There an old saying, "With Power comes responsibility." The power that Berlinski describes is very real—on both the male and the female side. People can and do act like assholes—they can be "misdirected, maladroit, or tacky." They can also be vindictive, dishonest, and unstable. And yes, there is a line. The problem is that line is very, very hard to define with specificity. It has to do with power, with intent, with coercion, with malice, with threat, ... and with a laundry list of situational and temporal elements. The ability to define the line unilaterally gives any one party too much power. To paraphrase Berlinski, it's a power that no should want and no one should have.

It's looks as if other, saner voices are beginning to emerge. This from Allison Benedikt:
When I was 23 years old, my boss would look down the gap at the waistband of my jeans when he walked past my desk. I was an entry-level fact-checker at my first magazine job, and he was an older and more powerful editor. My career, at the time, was in his hands. Once, when we had finished working on a story together, he suggested we get a drink to celebrate. It was a Friday night, and I remember feeling extremely nervous as we sat across from each other in a dark bar. He was flirting with me, I could tell. The next weekend, he asked me out again. A few days later, he kissed me on the steps of the West 4th subway station without first getting my consent. We’ve now been happily married for 14 years and have three children ...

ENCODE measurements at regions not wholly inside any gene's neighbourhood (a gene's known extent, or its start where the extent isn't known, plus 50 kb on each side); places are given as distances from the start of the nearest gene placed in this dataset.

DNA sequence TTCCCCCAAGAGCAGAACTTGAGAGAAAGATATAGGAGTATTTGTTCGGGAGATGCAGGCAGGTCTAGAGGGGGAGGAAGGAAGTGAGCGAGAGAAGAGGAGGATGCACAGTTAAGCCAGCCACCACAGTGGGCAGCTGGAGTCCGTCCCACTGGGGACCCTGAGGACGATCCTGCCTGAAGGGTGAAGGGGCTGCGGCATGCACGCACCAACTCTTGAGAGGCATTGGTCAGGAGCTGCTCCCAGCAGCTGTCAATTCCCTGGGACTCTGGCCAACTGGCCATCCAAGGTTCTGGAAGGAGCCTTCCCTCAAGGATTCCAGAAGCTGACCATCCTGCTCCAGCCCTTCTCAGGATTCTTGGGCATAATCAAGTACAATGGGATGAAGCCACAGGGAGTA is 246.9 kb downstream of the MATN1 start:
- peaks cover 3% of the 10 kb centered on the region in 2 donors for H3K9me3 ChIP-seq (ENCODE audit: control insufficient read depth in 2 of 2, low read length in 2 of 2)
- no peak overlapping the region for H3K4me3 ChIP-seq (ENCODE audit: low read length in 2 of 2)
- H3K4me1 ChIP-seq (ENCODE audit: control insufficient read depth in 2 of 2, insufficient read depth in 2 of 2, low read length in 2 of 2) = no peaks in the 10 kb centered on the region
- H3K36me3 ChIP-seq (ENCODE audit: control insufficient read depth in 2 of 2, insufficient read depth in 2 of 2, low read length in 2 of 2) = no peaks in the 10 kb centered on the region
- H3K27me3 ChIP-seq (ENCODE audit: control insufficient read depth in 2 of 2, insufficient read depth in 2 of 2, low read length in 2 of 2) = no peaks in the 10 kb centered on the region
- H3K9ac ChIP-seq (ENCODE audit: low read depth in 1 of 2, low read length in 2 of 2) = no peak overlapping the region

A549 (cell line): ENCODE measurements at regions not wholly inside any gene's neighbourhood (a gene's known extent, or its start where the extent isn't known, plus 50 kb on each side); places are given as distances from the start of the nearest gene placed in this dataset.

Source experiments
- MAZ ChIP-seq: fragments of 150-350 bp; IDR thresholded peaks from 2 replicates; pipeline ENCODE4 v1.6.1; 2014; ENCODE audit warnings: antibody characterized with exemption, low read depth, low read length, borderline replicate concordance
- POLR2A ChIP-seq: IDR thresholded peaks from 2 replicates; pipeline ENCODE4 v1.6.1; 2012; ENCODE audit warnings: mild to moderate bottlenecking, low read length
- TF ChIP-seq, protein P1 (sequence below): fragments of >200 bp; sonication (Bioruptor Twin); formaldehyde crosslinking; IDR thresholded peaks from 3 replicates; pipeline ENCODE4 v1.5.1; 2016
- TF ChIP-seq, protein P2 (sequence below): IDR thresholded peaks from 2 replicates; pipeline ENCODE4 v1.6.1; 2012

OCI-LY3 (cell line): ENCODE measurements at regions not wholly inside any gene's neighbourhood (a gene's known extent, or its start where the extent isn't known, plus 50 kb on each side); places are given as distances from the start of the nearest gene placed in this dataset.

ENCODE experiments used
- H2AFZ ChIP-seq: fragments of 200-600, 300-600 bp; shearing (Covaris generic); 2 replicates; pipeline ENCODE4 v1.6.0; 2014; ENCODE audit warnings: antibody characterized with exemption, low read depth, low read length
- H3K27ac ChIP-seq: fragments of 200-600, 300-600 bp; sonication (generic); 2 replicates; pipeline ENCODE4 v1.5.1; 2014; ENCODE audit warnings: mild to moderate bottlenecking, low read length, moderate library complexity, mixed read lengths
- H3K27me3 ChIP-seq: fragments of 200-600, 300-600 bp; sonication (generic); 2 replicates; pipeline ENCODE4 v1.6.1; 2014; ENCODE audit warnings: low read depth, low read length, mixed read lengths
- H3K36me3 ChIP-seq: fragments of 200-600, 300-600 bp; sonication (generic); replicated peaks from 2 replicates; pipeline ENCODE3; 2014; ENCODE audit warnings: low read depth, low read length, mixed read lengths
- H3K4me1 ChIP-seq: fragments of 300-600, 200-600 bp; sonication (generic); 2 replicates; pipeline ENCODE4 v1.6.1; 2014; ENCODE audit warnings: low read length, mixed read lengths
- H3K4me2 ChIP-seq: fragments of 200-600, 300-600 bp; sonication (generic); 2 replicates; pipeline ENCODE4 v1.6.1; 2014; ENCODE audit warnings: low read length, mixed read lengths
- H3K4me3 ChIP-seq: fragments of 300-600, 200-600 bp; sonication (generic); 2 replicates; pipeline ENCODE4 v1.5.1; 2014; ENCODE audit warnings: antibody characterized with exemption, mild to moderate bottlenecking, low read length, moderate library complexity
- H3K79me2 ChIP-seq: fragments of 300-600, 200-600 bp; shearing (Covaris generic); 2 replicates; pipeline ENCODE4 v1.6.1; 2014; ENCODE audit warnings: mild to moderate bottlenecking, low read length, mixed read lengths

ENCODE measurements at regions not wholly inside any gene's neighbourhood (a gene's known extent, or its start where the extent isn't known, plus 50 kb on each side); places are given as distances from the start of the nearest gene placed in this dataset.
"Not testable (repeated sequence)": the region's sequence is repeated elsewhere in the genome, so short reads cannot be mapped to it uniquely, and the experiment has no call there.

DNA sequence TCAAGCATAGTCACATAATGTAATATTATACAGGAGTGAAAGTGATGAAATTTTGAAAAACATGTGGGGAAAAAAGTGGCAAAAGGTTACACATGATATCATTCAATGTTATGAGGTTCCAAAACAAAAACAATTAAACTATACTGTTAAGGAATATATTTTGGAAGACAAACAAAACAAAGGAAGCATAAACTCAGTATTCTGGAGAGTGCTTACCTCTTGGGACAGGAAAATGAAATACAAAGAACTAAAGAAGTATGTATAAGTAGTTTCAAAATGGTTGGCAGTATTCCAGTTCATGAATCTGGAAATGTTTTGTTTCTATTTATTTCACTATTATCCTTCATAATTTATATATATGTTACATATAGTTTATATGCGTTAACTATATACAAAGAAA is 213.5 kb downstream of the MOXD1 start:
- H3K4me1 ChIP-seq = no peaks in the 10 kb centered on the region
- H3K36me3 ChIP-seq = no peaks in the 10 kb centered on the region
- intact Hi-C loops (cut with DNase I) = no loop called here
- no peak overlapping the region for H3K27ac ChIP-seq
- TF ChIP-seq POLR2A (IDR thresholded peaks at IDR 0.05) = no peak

It is an understatement to say something has shifted in the culture. And that shift is unquestionably to the good. Men like Harvey Weinstein and Charlie Rose and Matt Lauer and their less famous counterparts deserve to be kicked out of polite society, ruined, and, in certain cases, indicted. Women (and men) feel safer coming forward with stories of abuse and are being believed. But a byproduct of these welcome developments has been an expansion of our collective definition of harassment. Reading accounts of others’ experiences since the great outpouring began, I’ve vacillated between horror at the abusive situations so many women have endured and alarm at some of the interactions being considered misconduct. I’ve felt a rift with many of the younger women I know, who claim to understand exactly where to draw the line between legitimate behavior and abuse and seem to view harassment as any interaction with a man that has made them uncomfortable. For all the power of the #MeToo moment, it’s been a bit bewildering too.
Let me try to be succinct. Women do not have the right (although they now have the power) to suggest that any action that makes them "uncomfortable" is by definition, sexual harassment. In fact, what does the word "uncomfortable" really mean? Does it mean "mildly annoyed" or awkward, embarrassed or tense? As humans, we encounter those feeling on a daily basis, but they are not even close to "harassment." And therein lies the problem that Clair Berlinski describes in the body of this post—the line is there, but it is very difficult to define.